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Increased road traffic is a problem in Bucharest, but this is not a reason to demolish old parts of Romania’s capital, activists say.
Protests have been ongoing for days in Bucharest, as activists fight a decision of the local mayor, who is planning to tear down an old indoor marketplace to make way for an enlarged road that will cross the capital. Many other buildings, including 15 houses with significant historical heritage, have been or are set to be demolished soon.
Around one hundred people gathered on Saturday in front of Piata Matache, the marketplace, in a silent protest against what they called "an abuse against the history of Bucharest". They’ve taken photos and made sketches of the old buildings as a way of preserving the memory of the area.
"Rather than demolish this old part of Bucharest, local authorities should have found proper ways to protect it. Furthermore, the new road – which crosses through the capital's downtown area - will lead to increased vehicle volume and pollution, contrary to the mayor's idea of reducing it,” said Irina Zamfirescu, one of the protesters.
In a related development, the Alliance for a Cleaner Romania, a coalition of civic organisations, has announced it will go to court against the Mayor's Office for starting the demolition of old buildings before acquiring all necessary permits.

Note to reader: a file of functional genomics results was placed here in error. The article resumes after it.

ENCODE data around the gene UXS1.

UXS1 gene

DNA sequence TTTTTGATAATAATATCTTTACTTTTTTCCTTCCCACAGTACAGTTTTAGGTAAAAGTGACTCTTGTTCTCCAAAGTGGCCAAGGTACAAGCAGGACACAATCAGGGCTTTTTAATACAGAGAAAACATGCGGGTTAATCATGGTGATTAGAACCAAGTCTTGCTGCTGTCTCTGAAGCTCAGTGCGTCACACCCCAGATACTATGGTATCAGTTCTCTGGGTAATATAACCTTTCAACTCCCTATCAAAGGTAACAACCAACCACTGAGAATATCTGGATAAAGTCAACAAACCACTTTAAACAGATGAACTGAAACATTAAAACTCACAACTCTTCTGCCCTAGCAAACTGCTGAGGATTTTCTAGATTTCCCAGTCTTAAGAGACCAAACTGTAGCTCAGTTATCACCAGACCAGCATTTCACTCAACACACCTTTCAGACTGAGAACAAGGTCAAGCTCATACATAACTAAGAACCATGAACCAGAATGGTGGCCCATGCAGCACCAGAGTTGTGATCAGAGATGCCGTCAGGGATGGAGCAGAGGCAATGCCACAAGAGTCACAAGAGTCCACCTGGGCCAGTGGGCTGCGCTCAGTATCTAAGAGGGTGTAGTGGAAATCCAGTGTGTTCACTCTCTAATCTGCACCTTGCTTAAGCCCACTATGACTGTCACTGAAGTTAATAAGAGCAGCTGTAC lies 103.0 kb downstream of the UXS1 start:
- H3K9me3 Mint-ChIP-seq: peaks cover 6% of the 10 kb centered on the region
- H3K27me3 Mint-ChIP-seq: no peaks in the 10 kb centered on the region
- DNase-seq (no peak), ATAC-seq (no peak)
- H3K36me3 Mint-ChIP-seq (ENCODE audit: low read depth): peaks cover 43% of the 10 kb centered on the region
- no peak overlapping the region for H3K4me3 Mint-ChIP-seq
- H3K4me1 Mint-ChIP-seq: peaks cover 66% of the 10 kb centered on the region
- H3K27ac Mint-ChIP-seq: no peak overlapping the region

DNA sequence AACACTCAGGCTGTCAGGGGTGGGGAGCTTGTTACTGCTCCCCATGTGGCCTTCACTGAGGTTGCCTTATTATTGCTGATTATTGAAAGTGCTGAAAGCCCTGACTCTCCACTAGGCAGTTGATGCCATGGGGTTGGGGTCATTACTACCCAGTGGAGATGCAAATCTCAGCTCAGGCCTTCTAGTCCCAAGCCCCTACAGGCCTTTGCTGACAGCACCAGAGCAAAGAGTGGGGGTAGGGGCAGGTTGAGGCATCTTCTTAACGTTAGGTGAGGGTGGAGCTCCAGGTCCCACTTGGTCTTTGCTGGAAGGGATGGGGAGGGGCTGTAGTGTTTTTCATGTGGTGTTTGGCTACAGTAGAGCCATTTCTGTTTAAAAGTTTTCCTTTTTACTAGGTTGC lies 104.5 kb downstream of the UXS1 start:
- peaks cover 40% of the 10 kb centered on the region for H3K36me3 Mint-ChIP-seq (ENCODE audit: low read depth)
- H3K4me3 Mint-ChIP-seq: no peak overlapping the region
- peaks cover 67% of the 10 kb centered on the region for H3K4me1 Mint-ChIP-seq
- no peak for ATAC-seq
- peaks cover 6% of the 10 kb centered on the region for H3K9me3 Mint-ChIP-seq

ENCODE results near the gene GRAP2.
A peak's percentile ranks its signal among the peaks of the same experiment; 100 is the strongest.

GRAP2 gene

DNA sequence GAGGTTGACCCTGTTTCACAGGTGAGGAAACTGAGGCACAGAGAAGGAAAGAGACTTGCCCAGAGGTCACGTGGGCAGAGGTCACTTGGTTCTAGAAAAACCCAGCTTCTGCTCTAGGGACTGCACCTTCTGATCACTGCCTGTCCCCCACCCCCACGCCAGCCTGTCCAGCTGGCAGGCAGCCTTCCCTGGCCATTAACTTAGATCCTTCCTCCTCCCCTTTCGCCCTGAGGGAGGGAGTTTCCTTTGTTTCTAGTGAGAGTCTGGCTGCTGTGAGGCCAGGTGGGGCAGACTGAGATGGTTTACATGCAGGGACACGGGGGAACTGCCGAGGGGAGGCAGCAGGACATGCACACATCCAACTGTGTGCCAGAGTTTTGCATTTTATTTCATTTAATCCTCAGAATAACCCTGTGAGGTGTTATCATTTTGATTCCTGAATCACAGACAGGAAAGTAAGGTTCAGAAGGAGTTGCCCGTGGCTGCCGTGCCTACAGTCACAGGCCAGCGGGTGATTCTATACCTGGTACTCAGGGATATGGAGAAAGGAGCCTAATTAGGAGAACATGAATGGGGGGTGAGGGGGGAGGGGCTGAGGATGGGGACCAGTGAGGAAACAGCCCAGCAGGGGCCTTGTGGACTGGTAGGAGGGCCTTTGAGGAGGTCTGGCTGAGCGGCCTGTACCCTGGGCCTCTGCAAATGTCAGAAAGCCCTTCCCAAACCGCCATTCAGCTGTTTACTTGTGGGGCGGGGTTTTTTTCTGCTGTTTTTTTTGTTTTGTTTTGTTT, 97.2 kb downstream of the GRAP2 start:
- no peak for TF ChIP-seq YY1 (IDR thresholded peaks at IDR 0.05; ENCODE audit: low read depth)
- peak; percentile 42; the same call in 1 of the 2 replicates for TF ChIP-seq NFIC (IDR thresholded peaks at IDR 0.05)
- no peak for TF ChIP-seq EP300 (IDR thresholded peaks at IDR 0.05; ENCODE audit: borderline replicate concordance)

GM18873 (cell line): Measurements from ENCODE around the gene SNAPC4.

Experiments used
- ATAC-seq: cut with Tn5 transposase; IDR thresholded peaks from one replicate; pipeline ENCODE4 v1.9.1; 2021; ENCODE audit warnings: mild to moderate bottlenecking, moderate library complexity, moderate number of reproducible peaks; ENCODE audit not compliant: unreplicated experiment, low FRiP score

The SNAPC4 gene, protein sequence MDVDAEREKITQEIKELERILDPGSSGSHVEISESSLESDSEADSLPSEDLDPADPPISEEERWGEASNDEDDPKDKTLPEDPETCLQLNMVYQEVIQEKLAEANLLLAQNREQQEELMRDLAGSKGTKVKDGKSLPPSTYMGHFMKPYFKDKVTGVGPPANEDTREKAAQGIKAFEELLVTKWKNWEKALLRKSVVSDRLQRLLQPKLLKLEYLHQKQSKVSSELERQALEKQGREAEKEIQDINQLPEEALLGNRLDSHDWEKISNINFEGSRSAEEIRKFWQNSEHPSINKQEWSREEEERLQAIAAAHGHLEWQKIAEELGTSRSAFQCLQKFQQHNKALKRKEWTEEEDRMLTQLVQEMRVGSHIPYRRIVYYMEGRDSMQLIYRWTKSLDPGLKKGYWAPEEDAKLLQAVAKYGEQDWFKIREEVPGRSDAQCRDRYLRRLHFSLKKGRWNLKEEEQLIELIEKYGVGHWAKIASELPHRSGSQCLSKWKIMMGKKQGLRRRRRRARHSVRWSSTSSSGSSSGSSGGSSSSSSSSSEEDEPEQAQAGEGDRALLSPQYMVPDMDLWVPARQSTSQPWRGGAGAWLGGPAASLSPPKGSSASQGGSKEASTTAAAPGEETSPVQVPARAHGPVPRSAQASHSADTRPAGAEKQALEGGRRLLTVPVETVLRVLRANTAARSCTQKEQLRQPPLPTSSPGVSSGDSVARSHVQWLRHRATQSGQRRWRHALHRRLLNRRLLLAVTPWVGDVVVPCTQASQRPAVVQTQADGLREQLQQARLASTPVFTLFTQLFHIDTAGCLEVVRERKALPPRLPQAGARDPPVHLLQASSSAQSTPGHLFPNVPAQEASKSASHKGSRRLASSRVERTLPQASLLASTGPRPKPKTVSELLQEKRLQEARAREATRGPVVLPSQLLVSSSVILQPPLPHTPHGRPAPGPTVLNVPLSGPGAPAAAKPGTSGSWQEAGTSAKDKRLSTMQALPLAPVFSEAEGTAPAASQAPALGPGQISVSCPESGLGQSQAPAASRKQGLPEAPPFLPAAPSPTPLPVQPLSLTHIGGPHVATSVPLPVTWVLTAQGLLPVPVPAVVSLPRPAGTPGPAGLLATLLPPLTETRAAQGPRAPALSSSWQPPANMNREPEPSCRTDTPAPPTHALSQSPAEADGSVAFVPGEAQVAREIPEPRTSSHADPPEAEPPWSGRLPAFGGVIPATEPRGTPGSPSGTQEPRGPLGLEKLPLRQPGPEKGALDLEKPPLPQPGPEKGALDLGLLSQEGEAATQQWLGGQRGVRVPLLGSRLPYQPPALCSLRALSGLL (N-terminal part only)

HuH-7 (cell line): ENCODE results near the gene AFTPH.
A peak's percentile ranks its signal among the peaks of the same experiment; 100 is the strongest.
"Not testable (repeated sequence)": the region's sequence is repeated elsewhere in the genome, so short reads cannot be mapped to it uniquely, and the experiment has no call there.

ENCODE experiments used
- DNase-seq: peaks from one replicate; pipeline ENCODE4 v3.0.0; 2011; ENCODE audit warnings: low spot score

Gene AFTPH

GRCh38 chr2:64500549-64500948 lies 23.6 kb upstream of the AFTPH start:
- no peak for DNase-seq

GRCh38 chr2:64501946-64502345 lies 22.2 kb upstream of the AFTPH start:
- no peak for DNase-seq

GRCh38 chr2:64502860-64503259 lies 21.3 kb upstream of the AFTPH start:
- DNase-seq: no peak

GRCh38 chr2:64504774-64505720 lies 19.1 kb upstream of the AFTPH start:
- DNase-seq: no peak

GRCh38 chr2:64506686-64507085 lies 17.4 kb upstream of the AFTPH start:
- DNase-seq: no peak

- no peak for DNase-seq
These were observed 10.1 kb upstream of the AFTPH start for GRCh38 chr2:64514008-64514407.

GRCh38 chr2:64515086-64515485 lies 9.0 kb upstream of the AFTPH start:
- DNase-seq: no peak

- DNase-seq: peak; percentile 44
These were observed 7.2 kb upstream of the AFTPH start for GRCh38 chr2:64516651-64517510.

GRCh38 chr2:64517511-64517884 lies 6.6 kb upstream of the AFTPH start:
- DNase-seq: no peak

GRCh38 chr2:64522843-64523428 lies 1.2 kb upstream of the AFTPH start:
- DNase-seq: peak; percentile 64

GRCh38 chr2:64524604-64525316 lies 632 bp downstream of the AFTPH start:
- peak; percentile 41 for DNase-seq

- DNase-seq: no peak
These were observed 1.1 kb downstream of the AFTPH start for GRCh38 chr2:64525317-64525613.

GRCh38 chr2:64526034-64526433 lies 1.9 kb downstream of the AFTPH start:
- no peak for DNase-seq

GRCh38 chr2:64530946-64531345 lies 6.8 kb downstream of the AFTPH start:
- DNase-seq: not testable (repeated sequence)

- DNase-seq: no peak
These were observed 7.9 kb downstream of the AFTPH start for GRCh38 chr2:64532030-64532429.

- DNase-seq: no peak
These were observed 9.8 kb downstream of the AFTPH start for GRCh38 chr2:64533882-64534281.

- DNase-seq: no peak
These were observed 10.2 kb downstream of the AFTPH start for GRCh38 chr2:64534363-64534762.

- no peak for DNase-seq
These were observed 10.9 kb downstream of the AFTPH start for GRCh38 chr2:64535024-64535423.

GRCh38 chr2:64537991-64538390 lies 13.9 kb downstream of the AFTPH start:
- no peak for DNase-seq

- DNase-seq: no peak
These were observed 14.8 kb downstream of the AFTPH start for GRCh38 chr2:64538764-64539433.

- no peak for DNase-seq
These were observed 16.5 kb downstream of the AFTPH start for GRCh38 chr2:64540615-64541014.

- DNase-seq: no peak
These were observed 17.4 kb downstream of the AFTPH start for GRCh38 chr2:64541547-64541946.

For his part, Bucharest Mayor Sorin Oprescu previously said the new road is "extremely necessary" to reduce traffic jams in Bucharest, as the city was not designed to withstand such heavy road usage. Furthermore, the Piata Matache marketplace is to be demolished, but will then be reconstructed very close to its original location.
Many specialists, however, oppose the mayor's current plans. "Whilst most European capitals do the intelligent thing of syphoning traffic from the centre of the city, Bucharest officials do the contrary. It would be better to keep the downtown far less congested instead of building a large road which will lead to an increase in cars coming to the centre,” said architect Claudia Pamfil.
In the two decades since the overthrow of the communist regime, Bucharest has gone through a massive period of urbanisation, which has seen many historical buildings razed to make way for commercial developments. Meanwhile, traffic jams cause public discomfort from downtown areas to the more peripheral residential districts.
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